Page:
At some synapses, prolonged postsynaptic depolarization leads to release of endocannabinoids, which act as retrograde messengers to decrease transmitter release and induce spike-timing-dependent LTD (Sjöström et al., 2003 ; Bender et al., 2006 ; Tzounopoulos et al., 2007 ). Furthermore, postsynaptic bursting by layer 5 neurons widens the time window for LTD induction (Sjöström et al., 2003 ), but postsynaptic depolarization in absence of spike firing is sufficient to induce LTD in those cells (Sjöström et al., 2004 ). At synapses onto layer 2/3 cells activated by focal extracellular stimulation near the apical dendrite, however, postsynaptic depolarization causes Ca2+-dependent suppression of NMDA receptor activation. Potentially as a direct consequence of reduced Ca2+ flux through NMDA receptor channels, post→pre pairing induces LTD (Froemke et al., 2005 ; Urakubo et al., 2008 ). In both cases, the activity of the postsynaptic neuron seems to determine the timing requirements for LTD, suggesting that longer periods of postsynaptic spiking should prolong this temporal window. Indeed, this seems to be the case- for hippocampal neurons, the LTD time window is controlled by the exact number of spikes during a postsynaptic burst. When a single postsynaptic spike preceded presynaptic activation, LTD was induced only when the post→pre time interval was <200 ms. However, when a burst of four postsynaptic spikes was used instead, this interval was extended up to 800 ms, and a burst of ten spikes extended this window further, to 2000 ms (Debanne et al., 1994 ; Sourdet and Debanne, 1999 ). Together, these results suggest that it should be possible to build quantitative models that accurately predict, spike by spike, the net change in synaptic strength induced by a given spike train. The tight linkage between specific cellular mechanisms and aspects of STDP induction and temporal modulation further suggests that biologically realistic simulations could eventually be used to predict how complex spike trains might induce enduring synaptic modifications.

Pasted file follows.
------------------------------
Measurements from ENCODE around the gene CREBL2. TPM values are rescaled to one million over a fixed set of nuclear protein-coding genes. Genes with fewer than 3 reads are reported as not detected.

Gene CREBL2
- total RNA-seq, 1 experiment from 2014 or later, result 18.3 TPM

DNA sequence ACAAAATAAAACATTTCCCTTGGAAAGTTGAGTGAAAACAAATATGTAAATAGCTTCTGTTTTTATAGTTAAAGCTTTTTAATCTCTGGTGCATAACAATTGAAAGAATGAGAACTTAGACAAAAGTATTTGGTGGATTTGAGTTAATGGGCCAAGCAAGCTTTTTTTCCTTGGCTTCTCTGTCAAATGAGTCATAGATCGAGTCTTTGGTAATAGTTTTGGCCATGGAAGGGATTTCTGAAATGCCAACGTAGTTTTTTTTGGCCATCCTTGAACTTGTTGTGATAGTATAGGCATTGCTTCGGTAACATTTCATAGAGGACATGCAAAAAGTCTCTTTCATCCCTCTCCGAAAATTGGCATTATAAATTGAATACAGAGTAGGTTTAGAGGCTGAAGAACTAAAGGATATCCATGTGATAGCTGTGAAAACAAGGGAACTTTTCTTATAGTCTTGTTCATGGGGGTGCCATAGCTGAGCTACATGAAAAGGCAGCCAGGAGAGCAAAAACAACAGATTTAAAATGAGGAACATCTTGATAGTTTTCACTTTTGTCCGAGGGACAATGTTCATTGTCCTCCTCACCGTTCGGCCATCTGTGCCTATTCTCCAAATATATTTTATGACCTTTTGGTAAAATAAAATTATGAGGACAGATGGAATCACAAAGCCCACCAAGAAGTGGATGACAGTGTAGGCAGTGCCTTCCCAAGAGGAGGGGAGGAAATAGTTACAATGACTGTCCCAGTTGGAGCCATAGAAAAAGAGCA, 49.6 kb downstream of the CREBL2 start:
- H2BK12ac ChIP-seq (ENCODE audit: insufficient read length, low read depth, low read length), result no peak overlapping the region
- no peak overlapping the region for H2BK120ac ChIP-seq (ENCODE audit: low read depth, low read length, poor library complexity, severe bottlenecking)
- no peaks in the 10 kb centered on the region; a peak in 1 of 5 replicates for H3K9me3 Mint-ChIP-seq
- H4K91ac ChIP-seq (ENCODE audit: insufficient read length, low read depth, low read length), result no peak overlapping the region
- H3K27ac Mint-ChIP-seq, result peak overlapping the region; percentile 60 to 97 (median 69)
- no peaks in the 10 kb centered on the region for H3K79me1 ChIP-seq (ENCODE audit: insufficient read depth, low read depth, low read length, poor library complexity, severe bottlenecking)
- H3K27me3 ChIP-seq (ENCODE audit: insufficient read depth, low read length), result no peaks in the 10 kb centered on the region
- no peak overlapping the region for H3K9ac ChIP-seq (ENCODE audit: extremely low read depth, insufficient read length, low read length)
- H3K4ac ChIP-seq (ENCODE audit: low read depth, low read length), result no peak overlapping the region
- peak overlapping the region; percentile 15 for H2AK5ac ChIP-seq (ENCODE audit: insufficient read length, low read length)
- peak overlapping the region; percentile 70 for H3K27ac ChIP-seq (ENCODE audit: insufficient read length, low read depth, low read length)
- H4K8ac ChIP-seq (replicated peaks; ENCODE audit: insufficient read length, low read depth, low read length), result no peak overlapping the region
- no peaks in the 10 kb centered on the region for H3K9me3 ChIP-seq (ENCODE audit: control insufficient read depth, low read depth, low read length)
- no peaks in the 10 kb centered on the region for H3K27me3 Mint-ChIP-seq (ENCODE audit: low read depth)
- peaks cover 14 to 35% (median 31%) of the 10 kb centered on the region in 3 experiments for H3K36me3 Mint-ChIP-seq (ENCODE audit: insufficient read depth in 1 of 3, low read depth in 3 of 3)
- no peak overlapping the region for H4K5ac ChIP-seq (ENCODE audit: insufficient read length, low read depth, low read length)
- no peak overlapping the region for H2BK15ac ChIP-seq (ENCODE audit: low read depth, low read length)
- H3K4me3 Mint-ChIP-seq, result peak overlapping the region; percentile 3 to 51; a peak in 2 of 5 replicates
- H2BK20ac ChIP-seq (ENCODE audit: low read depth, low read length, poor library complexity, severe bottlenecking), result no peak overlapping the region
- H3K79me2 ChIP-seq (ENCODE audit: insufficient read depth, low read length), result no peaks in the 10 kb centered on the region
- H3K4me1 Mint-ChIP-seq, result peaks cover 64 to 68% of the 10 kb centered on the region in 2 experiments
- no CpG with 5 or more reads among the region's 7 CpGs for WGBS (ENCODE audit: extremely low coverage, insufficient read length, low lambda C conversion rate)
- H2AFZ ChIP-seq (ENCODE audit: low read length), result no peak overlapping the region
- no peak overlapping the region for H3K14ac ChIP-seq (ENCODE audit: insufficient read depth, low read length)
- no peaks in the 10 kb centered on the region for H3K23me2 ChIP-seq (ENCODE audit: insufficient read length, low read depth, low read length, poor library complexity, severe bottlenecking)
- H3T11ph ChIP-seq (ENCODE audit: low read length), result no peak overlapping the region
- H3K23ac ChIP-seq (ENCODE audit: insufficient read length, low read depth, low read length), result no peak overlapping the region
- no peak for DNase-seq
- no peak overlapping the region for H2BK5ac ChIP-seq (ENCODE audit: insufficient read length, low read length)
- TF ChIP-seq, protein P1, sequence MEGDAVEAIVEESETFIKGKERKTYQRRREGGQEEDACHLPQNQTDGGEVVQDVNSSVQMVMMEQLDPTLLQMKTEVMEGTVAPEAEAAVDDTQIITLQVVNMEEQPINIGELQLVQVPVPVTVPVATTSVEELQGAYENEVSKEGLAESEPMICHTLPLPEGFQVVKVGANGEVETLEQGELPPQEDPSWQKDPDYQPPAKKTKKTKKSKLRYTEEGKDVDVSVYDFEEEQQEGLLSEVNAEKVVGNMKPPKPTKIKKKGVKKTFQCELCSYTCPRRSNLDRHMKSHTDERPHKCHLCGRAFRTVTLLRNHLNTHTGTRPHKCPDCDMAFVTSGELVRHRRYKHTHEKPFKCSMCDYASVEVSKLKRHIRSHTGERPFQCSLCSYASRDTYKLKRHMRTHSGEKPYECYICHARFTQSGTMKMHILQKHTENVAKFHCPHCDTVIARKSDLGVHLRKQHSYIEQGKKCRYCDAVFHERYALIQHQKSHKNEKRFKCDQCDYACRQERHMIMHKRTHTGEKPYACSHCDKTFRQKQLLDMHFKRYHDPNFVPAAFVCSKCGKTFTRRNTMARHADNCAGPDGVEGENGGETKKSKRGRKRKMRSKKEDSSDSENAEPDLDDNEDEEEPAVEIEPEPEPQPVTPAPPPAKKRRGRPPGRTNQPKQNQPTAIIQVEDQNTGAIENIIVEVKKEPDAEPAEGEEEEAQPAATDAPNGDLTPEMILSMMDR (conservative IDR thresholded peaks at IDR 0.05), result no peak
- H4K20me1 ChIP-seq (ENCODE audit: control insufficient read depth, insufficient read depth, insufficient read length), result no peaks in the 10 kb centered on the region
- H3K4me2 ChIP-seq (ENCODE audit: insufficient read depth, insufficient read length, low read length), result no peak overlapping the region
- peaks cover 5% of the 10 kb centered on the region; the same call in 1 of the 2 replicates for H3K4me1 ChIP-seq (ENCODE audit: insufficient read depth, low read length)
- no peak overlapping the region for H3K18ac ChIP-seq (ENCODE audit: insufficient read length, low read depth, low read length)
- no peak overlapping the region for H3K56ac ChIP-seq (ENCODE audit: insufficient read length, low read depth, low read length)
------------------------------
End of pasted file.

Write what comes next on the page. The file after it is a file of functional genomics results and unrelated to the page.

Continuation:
Predicting the Effects of Complex Spike Trains

Complex spike trains with irregular patterns of spiking are not usually used as induction protocols for synaptic plasticity (Paulsen and Sejnowski, 2000 ). A seminal paper by Dobrunz and Stevens (1999) was the first study to use natural spike trains to induce long-term synaptic modification in slices of rat hippocampus. While that study demonstrated that repetitive presentation of natural spike train segments could lead to LTP, no attempt was made to predict or quantify the impact of individual spike trains on synaptic plasticity. Sjöström et al. (2001) then used random sequences of pre/post spike trains at various intra-train frequencies to induce synaptic modification. They used an additive model in which postsynaptic depolarization determined the amount of LTP, only nearest-neighbor spike pairs contributed to STDP, and spikes that participated in an LTP pairing could not participate in an LTD pairing (such that LTP effectively “wins out” over LTD). Their model captured the essential frequency dependence of STDP for cell pairs and predicted the net synaptic modification induced by random trains with high accuracy.